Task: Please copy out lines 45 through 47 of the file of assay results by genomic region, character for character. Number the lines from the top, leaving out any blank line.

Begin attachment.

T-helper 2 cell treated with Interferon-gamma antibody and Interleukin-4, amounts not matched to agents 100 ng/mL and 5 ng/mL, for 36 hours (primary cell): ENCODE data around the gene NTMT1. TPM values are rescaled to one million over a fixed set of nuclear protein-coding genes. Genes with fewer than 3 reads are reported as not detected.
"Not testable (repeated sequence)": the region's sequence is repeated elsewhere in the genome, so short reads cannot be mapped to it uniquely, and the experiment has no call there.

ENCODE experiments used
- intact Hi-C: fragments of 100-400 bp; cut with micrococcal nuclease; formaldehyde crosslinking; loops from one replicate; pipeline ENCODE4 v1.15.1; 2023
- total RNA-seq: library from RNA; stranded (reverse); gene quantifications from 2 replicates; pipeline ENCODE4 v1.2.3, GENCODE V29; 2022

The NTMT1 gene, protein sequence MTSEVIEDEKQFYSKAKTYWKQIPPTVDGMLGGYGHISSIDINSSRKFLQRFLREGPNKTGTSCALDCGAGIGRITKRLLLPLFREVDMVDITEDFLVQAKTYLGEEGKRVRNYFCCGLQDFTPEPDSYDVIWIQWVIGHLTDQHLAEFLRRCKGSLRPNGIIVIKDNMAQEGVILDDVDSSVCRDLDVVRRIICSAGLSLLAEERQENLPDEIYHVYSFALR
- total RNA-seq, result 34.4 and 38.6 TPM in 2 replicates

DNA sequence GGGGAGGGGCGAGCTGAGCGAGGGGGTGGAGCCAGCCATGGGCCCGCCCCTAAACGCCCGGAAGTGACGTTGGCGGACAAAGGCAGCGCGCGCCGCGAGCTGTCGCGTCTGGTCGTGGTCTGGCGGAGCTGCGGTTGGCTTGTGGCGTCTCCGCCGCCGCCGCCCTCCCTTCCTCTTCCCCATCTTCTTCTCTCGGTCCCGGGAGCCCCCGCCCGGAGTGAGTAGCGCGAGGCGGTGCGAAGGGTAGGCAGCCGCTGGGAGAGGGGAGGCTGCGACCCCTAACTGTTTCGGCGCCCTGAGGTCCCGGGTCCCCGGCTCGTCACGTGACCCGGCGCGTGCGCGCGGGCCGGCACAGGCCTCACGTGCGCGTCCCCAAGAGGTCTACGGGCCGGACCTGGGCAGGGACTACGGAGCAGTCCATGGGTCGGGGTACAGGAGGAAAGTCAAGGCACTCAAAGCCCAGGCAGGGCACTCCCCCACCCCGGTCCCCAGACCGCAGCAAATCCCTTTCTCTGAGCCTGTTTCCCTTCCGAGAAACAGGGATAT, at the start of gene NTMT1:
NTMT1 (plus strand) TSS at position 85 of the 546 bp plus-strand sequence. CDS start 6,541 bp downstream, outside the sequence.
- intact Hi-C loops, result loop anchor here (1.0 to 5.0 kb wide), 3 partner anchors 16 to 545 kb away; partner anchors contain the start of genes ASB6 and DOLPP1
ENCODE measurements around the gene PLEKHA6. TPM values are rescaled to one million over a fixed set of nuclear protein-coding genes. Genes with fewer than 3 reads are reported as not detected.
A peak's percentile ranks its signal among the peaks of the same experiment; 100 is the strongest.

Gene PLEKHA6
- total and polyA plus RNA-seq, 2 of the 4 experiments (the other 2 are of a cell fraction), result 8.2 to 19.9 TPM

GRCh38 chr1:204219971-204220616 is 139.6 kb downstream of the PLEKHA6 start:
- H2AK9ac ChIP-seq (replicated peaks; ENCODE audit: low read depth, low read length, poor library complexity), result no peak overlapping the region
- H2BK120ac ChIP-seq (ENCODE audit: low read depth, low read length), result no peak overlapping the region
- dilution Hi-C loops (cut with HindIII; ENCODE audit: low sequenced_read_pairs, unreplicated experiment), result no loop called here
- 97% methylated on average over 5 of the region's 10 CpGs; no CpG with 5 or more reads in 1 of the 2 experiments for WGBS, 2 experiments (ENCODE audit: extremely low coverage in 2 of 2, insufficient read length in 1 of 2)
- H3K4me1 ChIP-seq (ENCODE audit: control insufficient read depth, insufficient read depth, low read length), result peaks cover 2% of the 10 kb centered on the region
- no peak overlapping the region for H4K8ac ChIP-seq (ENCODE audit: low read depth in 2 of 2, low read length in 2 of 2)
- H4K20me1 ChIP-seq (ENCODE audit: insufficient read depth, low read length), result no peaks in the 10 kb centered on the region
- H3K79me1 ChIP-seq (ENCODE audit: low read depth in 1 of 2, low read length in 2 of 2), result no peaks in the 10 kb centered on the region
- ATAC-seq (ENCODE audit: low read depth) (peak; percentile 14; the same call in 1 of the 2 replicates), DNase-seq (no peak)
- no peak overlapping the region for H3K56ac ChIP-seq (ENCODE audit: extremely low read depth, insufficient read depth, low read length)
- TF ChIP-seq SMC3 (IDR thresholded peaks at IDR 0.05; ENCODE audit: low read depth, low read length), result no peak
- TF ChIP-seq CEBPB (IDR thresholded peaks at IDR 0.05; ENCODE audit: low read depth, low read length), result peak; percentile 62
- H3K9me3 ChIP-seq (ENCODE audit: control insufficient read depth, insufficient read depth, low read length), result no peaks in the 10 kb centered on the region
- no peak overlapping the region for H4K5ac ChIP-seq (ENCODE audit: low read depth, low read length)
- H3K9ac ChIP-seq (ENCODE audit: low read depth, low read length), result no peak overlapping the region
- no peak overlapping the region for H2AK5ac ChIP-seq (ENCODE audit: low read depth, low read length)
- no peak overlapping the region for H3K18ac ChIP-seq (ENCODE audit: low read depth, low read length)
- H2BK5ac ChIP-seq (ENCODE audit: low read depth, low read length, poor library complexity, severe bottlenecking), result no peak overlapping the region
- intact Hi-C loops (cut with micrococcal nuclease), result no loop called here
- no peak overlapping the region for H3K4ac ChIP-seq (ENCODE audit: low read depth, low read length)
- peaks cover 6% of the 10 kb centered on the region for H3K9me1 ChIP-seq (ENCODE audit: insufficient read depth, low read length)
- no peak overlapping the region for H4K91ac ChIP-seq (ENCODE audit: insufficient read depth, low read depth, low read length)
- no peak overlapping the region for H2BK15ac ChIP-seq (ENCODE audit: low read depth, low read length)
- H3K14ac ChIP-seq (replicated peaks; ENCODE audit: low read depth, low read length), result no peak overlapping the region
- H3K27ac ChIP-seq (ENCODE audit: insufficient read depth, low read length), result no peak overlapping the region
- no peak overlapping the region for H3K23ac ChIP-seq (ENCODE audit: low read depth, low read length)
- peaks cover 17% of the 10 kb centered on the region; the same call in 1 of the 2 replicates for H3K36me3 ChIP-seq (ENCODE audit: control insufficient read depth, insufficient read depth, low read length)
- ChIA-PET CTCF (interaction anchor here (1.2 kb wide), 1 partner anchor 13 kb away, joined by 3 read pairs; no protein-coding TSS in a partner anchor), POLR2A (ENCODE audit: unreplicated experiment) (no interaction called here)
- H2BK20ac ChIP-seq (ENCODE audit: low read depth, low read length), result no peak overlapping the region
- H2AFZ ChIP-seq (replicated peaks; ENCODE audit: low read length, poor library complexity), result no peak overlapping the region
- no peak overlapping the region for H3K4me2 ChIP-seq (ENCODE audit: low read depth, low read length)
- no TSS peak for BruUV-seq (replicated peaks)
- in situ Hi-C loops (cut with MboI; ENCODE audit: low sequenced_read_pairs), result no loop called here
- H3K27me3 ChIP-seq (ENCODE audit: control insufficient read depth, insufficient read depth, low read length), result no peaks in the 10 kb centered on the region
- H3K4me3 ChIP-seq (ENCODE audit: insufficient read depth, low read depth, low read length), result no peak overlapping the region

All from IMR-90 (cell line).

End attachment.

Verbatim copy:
- H2AFZ ChIP-seq (replicated peaks; ENCODE audit: low read length, poor library complexity), result no peak overlapping the region
- no peak overlapping the region for H3K4me2 ChIP-seq (ENCODE audit: low read depth, low read length)
- no TSS peak for BruUV-seq (replicated peaks)